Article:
Marine Who Survived Las Vegas, Thousand Oaks Shootings Deployed to Afghanistan
First, Brendan Kelly survived the October 2017 mass shooting at the Route 91 Harvest Festival in Las Vegas, Nev. Just over a year later, he survived another one, this time at the Borderline Bar & Grill in Thousand Oaks, Calif. Now, the 22-year-old is deploying to Afghanistan for his first tour of duty in the Marine Corps.
According to an interview in the New York Times, Kelly was inspired to sign up for the reserves in 2015, after two of his older brothers enlisted. His grandfather served, too.
Kelly emerged from both tragedies a hero: In Las Vegas, he saved the life of a woman he'd just met that evening. After the shooting at Borderline, he stayed behind for hours to help the wounded and look for the people he'd been inside with before the gunfire broke out -- two of who were among the dead.
Even after experiencing two horrific events, Kelly tells the Times that he never wavered in his decision to join the Marines: "God has big plans for me, and I know that," he explains.
"Even though I've been through all these events, I am just a guy that's trying to figure it out like everybody else at the end of the day. And try to make sense of it all," he adds. "It's going to be okay that it doesn't make sense, because there's no real way for it to make sense."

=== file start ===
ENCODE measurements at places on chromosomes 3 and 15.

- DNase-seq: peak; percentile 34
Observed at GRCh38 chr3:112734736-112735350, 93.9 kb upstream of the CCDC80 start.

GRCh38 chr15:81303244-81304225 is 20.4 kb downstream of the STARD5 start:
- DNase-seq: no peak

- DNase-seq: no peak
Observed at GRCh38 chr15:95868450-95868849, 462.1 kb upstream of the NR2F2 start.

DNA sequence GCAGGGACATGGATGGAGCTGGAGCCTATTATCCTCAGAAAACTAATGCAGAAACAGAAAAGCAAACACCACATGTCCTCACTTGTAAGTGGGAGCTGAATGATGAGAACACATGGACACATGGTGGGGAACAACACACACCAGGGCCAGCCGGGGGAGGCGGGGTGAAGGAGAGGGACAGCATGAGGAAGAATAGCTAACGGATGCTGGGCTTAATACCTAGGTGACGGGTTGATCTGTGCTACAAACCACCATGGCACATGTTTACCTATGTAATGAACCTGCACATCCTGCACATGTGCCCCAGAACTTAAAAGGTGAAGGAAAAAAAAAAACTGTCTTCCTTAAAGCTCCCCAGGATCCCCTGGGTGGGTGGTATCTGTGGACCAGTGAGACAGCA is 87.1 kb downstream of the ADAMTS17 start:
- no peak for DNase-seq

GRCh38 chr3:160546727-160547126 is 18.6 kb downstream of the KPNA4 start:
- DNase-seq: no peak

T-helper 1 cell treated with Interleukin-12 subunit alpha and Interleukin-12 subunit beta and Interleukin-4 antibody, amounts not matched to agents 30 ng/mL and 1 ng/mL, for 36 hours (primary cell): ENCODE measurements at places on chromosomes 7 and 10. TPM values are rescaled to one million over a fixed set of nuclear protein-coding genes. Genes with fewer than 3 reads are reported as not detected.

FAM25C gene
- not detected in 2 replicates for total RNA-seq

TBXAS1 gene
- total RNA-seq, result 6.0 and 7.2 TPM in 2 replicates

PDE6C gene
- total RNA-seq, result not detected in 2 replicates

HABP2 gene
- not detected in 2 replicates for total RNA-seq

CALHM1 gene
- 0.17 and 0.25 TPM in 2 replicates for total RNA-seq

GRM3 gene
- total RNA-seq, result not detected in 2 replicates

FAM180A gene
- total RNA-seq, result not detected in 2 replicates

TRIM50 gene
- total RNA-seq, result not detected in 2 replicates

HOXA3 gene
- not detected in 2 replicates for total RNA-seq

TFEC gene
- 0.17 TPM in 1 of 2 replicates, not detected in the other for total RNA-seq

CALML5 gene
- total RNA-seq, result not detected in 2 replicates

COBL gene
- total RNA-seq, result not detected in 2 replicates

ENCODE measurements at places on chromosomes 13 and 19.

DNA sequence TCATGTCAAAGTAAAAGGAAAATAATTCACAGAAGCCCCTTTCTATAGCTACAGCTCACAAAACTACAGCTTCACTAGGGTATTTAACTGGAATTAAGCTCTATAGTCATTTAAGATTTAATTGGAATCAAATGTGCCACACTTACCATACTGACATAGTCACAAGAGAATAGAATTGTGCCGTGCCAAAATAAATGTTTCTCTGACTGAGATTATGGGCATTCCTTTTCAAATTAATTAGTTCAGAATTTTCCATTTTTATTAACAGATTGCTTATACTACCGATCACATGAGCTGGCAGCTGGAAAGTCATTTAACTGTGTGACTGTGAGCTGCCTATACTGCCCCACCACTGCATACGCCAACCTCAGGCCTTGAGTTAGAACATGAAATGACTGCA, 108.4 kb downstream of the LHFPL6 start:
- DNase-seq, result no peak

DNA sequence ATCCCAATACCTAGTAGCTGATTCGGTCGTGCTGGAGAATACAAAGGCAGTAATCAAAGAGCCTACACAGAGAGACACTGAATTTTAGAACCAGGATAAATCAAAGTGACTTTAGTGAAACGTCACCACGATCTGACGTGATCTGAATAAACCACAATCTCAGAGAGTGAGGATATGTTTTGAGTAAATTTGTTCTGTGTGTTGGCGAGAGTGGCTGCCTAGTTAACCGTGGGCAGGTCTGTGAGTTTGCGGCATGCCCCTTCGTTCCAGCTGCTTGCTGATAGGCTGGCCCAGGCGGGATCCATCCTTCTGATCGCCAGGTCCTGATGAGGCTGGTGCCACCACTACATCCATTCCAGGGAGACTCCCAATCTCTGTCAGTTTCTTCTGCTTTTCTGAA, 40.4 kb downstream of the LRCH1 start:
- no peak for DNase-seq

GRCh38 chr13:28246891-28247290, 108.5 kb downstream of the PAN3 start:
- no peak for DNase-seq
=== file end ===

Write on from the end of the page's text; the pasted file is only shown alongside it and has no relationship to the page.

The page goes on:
In fact, Kelly adds, his experience with mass shootings only strengthened his commitment to serve.
"This is what I can do," he continues. "This is what my role is supposed to be, as an able-bodied and willing young man."
Remembering the Borderline Bar & Grill Shooting's 12 Victims
Of course, that doesn't mean that Kelly wasn't shaken by the shootings. His father, Ryan Kelly, expresses concern about the pressure his son is under, saying that he sometimes jumps at the sound of bubble wrap popping and explaining, "I am concerned that he's going to get over there and that's when it's all going to come down on him."
Kelly still struggles with the memories of the horrific events, as well as with survivor's guilt. "There have been nightmares; it's something I can't really control," he says. "I wake myself up and shake myself out of it, and write it down and maybe even talk about it.
"Mostly replaying the terrible things that happened that night ... and potentially what could have happened," he explains of his nightmares about the Borderline shooting. Kelly spent time in therapy after the Las Vegas attack, but ultimately found more solace in talking to his friends and family. His commanding officer checks in with him often, too.
"There is no rhyme or reason, and, for me right, now it's enough to be living," Kelly adds, explaining that he never considered delaying his service. In fact, ever since surviving the Route 91 shooting in 2017, Kelly has been adamant about not letting fear of another attack derail his life. He continued going to concerts and festivals, and continuing with his plans to serve in the Marines, he says, is an even more important way of maintaining control of his life, even after tragedy.
Remembering the Route 91 Harvest Festival Shooting Victims